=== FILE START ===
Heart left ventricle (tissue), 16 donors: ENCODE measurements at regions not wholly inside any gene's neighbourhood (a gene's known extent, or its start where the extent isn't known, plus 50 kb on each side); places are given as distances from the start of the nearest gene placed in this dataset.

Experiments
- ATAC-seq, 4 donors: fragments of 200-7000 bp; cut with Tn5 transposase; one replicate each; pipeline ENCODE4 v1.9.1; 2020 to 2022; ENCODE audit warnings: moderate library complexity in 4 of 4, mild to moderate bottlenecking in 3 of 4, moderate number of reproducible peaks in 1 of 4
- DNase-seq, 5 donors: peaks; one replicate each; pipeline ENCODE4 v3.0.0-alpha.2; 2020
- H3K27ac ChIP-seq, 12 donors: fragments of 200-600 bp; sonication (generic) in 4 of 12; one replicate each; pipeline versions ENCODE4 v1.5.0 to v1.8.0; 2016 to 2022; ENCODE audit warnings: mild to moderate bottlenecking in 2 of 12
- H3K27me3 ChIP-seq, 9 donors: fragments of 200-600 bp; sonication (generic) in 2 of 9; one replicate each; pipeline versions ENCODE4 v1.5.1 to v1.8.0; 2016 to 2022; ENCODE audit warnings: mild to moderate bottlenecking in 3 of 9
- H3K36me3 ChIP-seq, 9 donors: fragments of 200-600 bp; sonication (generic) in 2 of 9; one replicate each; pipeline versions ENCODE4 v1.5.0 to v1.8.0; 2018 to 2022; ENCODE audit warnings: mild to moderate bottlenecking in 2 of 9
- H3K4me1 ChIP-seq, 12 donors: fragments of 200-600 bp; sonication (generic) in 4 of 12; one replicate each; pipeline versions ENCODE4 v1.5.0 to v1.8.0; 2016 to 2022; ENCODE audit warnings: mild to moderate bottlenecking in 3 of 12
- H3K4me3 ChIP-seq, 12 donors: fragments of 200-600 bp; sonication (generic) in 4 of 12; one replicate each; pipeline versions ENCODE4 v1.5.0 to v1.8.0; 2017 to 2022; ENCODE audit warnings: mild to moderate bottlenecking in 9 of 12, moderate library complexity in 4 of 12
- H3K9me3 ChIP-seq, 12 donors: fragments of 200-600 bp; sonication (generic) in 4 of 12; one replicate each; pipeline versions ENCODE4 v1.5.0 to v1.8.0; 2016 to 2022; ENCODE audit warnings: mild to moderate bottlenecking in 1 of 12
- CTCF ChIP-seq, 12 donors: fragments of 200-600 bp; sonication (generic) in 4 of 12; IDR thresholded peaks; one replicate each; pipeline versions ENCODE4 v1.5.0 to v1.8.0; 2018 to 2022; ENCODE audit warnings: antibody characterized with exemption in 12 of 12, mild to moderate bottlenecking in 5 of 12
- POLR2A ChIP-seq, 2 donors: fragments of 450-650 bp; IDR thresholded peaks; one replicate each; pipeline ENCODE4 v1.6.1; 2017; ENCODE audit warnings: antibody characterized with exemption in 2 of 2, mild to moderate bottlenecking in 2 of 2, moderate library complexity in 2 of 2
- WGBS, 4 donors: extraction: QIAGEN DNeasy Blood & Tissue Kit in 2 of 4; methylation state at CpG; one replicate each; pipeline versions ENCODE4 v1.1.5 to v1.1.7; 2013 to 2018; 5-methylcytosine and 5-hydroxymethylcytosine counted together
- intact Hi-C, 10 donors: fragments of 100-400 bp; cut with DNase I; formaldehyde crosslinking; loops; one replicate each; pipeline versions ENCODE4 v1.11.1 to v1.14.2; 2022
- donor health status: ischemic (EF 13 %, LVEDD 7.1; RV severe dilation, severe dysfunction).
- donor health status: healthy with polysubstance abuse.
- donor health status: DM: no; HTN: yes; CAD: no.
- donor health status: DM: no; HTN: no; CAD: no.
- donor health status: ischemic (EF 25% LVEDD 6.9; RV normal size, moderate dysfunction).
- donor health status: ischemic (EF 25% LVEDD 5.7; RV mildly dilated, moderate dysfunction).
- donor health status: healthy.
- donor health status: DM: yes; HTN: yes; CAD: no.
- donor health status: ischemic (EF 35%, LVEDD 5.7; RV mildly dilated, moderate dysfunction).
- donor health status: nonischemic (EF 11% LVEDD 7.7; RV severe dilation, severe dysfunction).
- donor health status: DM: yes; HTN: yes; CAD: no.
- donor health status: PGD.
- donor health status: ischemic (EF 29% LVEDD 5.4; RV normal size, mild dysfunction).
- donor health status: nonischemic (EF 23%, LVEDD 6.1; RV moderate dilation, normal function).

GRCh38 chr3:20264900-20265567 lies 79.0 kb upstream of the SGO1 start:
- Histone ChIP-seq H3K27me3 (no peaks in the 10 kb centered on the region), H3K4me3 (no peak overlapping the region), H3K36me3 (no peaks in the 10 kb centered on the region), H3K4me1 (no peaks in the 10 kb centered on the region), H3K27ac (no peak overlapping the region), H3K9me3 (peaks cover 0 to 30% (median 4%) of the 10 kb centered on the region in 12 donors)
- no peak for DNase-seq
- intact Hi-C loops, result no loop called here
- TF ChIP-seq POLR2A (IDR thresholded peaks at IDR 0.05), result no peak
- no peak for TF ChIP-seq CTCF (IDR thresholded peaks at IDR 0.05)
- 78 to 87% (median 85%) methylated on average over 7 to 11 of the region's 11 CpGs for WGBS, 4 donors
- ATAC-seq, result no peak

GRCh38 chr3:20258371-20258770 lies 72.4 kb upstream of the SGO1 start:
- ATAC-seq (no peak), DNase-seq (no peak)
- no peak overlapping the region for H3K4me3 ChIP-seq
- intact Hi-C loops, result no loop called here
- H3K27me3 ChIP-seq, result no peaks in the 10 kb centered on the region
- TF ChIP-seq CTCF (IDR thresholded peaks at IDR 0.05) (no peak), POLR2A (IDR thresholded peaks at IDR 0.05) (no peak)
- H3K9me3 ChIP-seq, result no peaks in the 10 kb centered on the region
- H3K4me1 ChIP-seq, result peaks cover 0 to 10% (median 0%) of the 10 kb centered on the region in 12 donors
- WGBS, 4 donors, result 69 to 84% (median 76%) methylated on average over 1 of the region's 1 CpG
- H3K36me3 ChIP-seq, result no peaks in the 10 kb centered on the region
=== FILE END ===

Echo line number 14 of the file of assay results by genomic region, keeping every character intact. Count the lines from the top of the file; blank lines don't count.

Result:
- intact Hi-C, 10 donors: fragments of 100-400 bp; cut with DNase I; formaldehyde crosslinking; loops; one replicate each; pipeline versions ENCODE4 v1.11.1 to v1.14.2; 2022